Graphics help required to figure out basic scaling

gilbot

Member
Hello all,

I am working on a basic platformer framework to produce a few "mini games" just to get my feet wet before moving off to a larger project.

I have followed multiple tutorials and have a few things working smoothly. Gravity, collision detection, jump height(s) based on jump button presses short shallow press = shorter jump long held button press max height jump, wall jumps figured out and now gamepad support is done.

Now I am moving away from the basic tutorials and planning to add my own art and to build a few levels. Once done I plan on uploading to opera gx.

I am going for a pixel art game following the mario 3 scale. Character @ 16 x 32px tiles @ 16 x 16. When creating my rooms what is the typical "math" one should use for such sizes? is there a formula? I am looking to have the finished products at full screen. I am lost when it comes down to scale.


Any and all help welcome.

Thank you all very much.

- gilbot
 

gilbot

Member
going half 1920 X 1080 = 960 X 540 looks decent designing levels and running at full screen. Now I will manipulate the width to extend the level(s) and possibly the height as well. Then use a viewport using 960 x 540 and see if that looks good.

Is there a process to this or is it more trial and error?

anyway, looking forward to any replies.

Cheers folks
 
Generally, you want your camera size to be integer multiples of your intended screen resolution, so your implementation of 960x540 is ok. The room size can literally be anything, although it's generally better if it rounds into your cell size (probably 16x16 if I'm understanding your post correctly) with no remainder. So some multiple of 16 for the width and some multiple of 16 for the height (though it doesn't have to be a multiple, it's just that if it's not a portion of a single cell will be cutoff on the right and/or bottom side). Doesn't matter if it's rectangular or square. Just divorce the room size from the camera size in your mind. The camera is just a little "portal" you are looking at the room through. I think that's all you're asking about?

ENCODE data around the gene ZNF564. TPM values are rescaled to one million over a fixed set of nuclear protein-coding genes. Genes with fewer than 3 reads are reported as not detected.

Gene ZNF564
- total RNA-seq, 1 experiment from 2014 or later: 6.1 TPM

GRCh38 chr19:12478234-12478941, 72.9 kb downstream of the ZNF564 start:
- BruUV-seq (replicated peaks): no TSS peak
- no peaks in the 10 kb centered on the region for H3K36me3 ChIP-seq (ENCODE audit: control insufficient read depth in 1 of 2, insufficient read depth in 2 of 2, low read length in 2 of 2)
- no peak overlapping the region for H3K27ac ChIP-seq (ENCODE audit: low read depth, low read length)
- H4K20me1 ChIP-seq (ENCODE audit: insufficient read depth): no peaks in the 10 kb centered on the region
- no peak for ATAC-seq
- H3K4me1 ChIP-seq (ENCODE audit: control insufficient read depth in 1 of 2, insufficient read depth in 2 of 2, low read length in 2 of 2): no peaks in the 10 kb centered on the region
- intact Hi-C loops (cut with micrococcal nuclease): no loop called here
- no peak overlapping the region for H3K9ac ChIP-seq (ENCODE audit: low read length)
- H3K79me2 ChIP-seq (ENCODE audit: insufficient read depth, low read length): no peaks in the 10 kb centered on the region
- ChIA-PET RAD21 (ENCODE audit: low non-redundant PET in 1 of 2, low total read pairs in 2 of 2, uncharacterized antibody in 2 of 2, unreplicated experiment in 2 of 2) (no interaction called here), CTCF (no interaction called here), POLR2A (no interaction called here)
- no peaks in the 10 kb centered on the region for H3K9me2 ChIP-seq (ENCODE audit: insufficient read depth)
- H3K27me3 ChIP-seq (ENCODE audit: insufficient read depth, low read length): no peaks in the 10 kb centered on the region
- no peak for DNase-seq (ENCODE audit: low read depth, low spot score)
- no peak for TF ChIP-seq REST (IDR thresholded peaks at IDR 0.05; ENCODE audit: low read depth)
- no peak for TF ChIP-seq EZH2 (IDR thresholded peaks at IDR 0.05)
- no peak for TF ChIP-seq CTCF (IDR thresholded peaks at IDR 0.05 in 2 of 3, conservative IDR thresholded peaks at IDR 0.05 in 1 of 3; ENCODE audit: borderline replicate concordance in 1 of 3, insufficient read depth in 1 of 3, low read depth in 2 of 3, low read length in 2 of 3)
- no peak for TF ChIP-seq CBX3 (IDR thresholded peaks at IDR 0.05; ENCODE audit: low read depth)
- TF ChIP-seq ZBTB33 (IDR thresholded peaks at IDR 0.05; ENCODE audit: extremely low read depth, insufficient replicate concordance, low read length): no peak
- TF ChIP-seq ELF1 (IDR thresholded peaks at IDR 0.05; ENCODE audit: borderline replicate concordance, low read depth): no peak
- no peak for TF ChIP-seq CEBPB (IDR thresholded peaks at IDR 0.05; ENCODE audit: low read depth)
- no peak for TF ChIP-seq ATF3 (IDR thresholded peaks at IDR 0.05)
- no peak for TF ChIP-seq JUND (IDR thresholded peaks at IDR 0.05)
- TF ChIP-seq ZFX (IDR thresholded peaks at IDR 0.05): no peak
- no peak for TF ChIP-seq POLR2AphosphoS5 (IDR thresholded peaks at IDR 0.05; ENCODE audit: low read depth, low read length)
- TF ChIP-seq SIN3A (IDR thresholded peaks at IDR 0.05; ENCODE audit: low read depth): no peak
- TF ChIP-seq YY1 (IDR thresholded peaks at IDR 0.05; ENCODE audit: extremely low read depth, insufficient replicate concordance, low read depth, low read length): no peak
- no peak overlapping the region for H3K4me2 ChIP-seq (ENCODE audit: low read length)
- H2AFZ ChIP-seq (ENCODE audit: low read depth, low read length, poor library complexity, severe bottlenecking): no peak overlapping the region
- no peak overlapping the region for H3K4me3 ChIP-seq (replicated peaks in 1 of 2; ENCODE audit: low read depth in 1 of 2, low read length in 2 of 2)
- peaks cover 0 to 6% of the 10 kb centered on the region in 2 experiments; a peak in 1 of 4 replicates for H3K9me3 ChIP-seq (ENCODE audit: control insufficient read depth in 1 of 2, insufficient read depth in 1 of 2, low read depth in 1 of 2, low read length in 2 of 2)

gilbot

Member
Generally, you want your camera size to be integer multiples of your intended screen resolution, so your implementation of 960x540 is ok. The room size can literally be anything, although it's generally better if it rounds into your cell size (probably 16x16 if I'm understanding your post correctly) with no remainder. So some multiple of 16 for the width and some multiple of 16 for the height (though it doesn't have to be a multiple, it's just that if it's not a portion of a single cell will be cutoff on the right and/or bottom side). Doesn't matter if it's rectangular or square. Just divorce the room size from the camera size in your mind. The camera is just a little "portal" you are looking at the room through. I think that's all you're asking about?
Excellent thank you for clarification. This is exactly what I am trying to ask, but couldn't really form it into a decent enough question.

Cheers
 

Yal

šŸ§ *penguin noises*
GMC Elder
If you're curious, the NES and SNES both ran with a 256x224 resolution, so 640x360 is the closest dividend of 1920x1080 that doesn't give you less room to work than the retro consoles. 360 isn't evenly divisble by 16 so you'll "leak" half a tile at the bottom of rooms, but that usually actually looks good (giving the impression the world continues outside the level) so I wouldn't really care about it in your shoes.

When creating my rooms what is the typical "math" one should use for such sizes? is there a formula? I am looking to have the finished products at full screen. I am lost when it comes down to scale.